Stepping one muddy boot in front of the other, I trudge through the jungle. The rain beats down on me, but I have a rain hat for protection, made from an enormous leaf found alongside the trail. I look around me and don’t recognize any of these plants, trees, or flowers, nor do I recall having seen any of them before this moment. The diversity of life in the rain forest is awe-inspiring. I’m loving Ecuador already!
As we reach a fork in the path, our local guide directs us up a steep narrow path that gives me reason to exchange a nervous look with my fellow hikers. As we climb and grab hold of the trees for support, we make our way to even ground. And then I see it, the beautiful reason that Pischko, our guide, brought us all the way up here. I stand before a tree so large its base could house a human family. The sheer size of this 500 year old tree stops me in my tracks and I gaze upon it with a sense of awe that only nature could inspire. Pischko tells us that this cibros tree is revered by the local peoples, who visit it each year for a special ceremony of life. I can’t imagine a better location to revel in the gift and mystery of life.
Hiking through the Amazon jungle was one of my favorite experiences in Ecuador. The county has everything: rain forest, mountains, volcanoes, waterfront. And as a result it hosts a diverse range of plants and animals. To give you an idea, Ecuador has 4,716 different species of orchids, 122 species of eucalyptus, 219 species of palm trees, 1,653 species of birds, 127 species of hummingbirds alone, and over 400 different species of the bird of paradise flower.
During my time in Ecuador, I was lucky to spend many days in the Andes mountains, where the views were spectacular. Several cities where I stayed are located at high elevation, like Cuenca at 8,600ft, Alausi at 7,400ft,and Quito at 9,000ft. These cities are colorful and vibrant, and the drive to get to each took us winding around the Andes.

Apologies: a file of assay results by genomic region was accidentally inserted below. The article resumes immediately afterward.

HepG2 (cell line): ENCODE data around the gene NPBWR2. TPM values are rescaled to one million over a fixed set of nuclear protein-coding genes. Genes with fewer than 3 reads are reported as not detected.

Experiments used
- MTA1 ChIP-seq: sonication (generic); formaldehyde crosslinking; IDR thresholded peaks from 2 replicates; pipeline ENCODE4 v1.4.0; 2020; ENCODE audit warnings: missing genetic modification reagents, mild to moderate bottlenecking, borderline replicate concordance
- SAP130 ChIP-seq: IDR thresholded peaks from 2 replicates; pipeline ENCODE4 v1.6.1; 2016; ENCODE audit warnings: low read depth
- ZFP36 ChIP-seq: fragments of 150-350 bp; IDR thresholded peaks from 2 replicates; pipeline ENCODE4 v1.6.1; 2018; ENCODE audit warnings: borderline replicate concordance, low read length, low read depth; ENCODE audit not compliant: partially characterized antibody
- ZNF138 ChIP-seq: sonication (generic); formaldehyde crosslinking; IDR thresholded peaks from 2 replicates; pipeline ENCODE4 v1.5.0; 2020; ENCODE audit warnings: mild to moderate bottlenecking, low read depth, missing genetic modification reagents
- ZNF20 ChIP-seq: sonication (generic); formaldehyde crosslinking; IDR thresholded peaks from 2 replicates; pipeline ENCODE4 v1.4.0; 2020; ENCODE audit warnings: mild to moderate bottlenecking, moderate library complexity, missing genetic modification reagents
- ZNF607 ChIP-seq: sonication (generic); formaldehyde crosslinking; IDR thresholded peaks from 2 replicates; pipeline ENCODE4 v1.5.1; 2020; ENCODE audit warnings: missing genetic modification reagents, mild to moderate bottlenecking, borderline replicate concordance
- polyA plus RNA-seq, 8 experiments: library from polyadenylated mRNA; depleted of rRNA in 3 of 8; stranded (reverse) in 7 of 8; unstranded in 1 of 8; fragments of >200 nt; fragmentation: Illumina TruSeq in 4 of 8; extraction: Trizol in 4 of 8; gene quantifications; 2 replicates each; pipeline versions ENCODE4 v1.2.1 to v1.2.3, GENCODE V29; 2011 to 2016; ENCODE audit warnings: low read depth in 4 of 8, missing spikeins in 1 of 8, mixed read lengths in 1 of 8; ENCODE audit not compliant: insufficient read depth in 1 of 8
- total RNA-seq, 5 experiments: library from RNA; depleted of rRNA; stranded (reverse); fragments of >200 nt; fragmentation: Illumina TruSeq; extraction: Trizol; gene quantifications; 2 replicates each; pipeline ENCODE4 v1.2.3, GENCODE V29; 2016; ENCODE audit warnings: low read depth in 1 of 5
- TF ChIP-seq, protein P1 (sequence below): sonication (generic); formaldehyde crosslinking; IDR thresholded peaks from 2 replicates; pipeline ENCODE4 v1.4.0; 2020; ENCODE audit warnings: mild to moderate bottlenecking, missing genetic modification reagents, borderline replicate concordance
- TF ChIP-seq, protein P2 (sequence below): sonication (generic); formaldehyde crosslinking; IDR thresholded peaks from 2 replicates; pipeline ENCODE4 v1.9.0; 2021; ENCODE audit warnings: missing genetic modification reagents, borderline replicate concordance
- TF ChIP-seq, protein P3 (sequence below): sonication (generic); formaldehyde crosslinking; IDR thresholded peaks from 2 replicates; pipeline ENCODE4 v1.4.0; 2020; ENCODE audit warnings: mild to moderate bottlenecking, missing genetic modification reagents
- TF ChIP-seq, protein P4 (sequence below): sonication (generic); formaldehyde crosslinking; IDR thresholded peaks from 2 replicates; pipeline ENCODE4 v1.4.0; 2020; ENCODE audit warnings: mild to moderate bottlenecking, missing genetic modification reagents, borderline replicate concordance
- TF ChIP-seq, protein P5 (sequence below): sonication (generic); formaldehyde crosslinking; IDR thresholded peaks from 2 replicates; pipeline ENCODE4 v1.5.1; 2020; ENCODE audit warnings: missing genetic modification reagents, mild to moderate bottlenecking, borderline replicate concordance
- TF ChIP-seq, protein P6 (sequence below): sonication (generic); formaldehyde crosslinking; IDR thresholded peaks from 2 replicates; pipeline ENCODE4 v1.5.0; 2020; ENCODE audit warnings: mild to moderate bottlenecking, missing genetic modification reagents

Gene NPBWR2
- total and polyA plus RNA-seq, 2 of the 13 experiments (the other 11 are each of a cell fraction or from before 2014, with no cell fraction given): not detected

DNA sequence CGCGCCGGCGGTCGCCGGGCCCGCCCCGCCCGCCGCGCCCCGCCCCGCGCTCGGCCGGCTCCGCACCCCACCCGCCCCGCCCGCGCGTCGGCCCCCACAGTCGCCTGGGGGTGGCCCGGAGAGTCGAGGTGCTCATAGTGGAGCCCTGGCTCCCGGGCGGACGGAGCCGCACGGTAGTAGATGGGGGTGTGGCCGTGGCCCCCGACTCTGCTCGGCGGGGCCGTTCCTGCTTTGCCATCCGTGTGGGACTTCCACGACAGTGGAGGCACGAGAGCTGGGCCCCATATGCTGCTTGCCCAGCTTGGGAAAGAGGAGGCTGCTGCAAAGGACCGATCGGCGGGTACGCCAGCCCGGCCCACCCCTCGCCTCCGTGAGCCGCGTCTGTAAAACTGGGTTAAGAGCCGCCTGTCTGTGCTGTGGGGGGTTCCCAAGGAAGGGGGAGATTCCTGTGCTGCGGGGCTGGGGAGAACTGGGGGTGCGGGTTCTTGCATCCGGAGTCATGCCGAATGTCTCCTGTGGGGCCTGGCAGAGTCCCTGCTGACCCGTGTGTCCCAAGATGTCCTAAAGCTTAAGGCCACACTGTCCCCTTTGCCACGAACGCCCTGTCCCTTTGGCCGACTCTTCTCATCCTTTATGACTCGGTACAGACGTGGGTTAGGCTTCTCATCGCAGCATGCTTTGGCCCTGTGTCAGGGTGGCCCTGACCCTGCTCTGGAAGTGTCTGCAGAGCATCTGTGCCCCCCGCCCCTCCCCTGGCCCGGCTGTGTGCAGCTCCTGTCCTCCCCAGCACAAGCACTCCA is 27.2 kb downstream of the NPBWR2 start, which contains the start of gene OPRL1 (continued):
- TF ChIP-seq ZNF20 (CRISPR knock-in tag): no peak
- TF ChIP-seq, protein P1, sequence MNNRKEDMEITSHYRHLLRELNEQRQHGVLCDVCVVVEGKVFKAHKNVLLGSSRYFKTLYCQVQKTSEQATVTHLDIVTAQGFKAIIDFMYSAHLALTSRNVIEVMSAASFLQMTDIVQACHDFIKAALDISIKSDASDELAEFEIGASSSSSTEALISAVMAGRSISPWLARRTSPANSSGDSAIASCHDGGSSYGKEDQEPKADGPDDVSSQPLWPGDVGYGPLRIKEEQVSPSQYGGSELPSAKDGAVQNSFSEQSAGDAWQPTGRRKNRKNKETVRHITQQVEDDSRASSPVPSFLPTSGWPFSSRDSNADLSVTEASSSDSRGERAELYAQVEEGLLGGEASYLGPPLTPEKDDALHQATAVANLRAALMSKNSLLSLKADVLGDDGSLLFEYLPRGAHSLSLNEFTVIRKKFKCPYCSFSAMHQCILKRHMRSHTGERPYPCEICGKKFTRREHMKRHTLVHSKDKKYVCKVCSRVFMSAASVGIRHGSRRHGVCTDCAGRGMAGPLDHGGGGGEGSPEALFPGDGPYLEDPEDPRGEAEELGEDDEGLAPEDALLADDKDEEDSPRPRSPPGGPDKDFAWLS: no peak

For a variety of reasons, Ecuador has been shielded from some of the negative effects of tourism. One of the main reasons is surely the respect and reverence that the Ecuadorian and indigenous people have for the land. They recognize that it was here long before them and should not be interfered with. They treat their natural resources with a respect that puts us to shame. So, while there are many places to see and explore in Ecuador, much of the land is protected from us and remains a mystery.
I was lucky to meet a number of indigenous persons in Ecuador, who gave me a glimpse into their lives. On our way to Alausi, we visited some ladies that were milking cows high up in the Andes, while each carried a child on her back. They worked hard and without complaint, and taught us how to milk a cow. We visited a cacao farm, where cacao beans are grown and exported for production of chocolate in Europe. The farm is lucky to have hearty soil, which is rich in minerals because of all the nearby rivers and volcanoes. They ensure that the soil remains rich by planting all sorts of fruit trees on the farm, like mango and guava and ginger.
We also visited an indigenous village in Santa Clara where the Kichwa familia of the Yaku community demonstrated sifting for gold in the river bed. All of the Amazonian rivers in Ecuador have gold in them. The process to extract it is not easy, but the results are amazing. The Kichwa also showed us how they make chicha from steamed yuca plant and clay pots from clay in the soil. Their understanding of and use of the land’s natural resources was remarkable, and left me with the impression that despite their lack of formal education, they know far more than me.
I could go on all day about Ecuador. It’s a beautiful and adventurous land. I zip-lined into a double waterfall in the Amazon jungle, rode the Devil’s Nose train through the Andes mountains, stood on the Equator, hiked through the jungle and swam in the Amazon River, tried delicious new fruits, met indigenous people, and learned to love this amazing country. Needless to say, I recommend you visit Ecuador!
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